A new course will be starting in October on Wednesday after noons or Monday evening. Brochure
Fast Track Bridge is a course for complete beginners who want to learn to play and get started quickly. It will also suit people who have learnt before but need to refresh their knowledge and anyone who cannot commit to a longer course of weekly lessons. The pace is more intensive than my longer beginners courses so it may suit faster learners.
Fast Track is a new course which is part of the National Learning Programme of English Bridge Education and Development CIO*. (which the *charitable organisation for bridge education)
For more details see http://www.bridgeclassbristol.
In mid 1950's Graham Griffith, John Spielman, Stephen Thomas and W. Morley Burry used to play bridge in a house on 41 Oakfield Road, just off Whiteladies Road. It was run by a lady as a business. She was charging them too much for the use of the premises. So they moved, with many others, to Aces Bridge Club.
Graham Griffith was the driving force behind the BBC being formed. He, John Spielman, Stephen Thomas and others loaned or donated money to the new club and subsequently bought the lease for the new premises on The Promenade in Clifton (close to the Mayor's residence) and registered it as Bristol Bridge Club. Graham was the first chairman of the club 1958-1960.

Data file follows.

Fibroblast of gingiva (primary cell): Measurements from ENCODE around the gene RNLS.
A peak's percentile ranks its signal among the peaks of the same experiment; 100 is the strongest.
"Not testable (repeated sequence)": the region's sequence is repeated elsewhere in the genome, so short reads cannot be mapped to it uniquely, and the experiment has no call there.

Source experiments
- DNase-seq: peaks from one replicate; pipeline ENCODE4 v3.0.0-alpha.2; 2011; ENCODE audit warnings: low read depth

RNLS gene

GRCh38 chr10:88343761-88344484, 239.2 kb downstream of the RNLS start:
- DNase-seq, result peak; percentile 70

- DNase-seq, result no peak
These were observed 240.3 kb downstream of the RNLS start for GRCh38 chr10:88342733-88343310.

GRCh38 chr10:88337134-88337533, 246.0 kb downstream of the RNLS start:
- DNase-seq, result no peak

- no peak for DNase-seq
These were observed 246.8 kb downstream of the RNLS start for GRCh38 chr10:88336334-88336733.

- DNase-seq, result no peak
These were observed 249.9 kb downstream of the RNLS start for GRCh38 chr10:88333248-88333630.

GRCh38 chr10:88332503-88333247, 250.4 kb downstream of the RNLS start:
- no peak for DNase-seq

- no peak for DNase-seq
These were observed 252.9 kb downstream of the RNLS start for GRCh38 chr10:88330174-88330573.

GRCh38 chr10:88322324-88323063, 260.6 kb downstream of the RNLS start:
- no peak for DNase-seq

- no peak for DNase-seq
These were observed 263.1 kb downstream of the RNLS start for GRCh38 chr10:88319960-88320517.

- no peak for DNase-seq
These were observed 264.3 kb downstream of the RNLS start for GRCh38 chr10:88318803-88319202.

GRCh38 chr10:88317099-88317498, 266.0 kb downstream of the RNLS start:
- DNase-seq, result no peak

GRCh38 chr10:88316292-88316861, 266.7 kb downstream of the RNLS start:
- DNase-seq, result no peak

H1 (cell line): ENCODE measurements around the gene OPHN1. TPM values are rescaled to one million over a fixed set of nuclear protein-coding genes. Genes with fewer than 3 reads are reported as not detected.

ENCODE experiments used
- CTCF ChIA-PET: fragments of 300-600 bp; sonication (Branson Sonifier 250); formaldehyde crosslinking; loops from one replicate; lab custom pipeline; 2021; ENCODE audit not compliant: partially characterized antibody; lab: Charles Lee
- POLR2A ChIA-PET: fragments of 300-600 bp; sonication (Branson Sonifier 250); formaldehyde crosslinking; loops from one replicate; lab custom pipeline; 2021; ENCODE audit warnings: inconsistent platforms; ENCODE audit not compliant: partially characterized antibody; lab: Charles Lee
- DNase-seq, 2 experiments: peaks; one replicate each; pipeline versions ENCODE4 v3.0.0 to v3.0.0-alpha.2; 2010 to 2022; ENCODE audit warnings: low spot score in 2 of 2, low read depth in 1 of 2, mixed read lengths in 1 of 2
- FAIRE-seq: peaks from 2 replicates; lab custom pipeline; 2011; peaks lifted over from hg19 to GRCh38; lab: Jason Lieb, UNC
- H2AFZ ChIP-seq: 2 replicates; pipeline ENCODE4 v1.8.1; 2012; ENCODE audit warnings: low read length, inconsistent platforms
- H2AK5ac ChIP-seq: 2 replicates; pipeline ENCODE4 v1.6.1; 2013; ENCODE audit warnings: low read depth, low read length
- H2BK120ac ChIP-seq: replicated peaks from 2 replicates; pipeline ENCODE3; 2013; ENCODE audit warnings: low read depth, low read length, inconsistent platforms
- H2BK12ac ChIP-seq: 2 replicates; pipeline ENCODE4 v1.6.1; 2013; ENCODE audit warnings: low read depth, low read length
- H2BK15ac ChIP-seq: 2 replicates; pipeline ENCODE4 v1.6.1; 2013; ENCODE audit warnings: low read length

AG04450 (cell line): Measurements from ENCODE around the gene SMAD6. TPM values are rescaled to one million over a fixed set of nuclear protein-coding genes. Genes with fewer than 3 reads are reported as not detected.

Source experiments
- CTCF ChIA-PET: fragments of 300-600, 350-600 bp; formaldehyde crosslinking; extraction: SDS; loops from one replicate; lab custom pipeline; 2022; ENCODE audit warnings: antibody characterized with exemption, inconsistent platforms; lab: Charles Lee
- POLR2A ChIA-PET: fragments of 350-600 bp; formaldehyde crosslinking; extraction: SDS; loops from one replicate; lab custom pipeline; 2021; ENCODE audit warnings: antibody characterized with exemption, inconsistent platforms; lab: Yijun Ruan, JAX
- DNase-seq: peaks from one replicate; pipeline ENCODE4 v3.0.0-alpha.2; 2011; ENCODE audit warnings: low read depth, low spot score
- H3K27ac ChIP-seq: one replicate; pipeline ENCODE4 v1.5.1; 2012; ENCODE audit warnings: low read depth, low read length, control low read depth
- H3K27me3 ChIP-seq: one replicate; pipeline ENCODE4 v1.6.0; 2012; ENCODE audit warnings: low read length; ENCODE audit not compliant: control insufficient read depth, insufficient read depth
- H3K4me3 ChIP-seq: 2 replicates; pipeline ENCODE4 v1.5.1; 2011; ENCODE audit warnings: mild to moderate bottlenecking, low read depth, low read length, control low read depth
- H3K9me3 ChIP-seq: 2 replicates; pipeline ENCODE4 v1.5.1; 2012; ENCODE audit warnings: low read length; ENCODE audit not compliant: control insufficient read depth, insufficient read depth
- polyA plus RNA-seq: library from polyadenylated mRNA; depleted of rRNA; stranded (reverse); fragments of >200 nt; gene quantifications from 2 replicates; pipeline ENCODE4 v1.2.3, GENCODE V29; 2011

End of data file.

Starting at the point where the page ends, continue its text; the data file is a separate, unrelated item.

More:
In the early 80's, they were approached by the landlords to see if they would sell the lease as they had a buyer for the whole building. The lease still had 7 years to run so they were in a strong position to get a good deal. After finding new premises it was put to the members at an EGM. Only a few did not like the idea mainly because it was "Hotwells " and not Clifton. They raised extra money by way of loans/ gifts from members and a bank loan.
After many months searching for new premises and further negotiations, they bought the lease of the present building in March 1981. Many members gave their time to get the building in shape. It took around six month to get the place ready to be used as Bridge Club. So in November 1981 they moved from The Promenade to Grenville Hall, Oldfield Road, our present premises (this was done over one weekend).
This building was previously used as a printing works, and store for printing materials.
Bristol Bridge Club aims to provide facilities and opportunities for all its members to enjoy playing and learning bridge, no matter at what level. Beginner or international.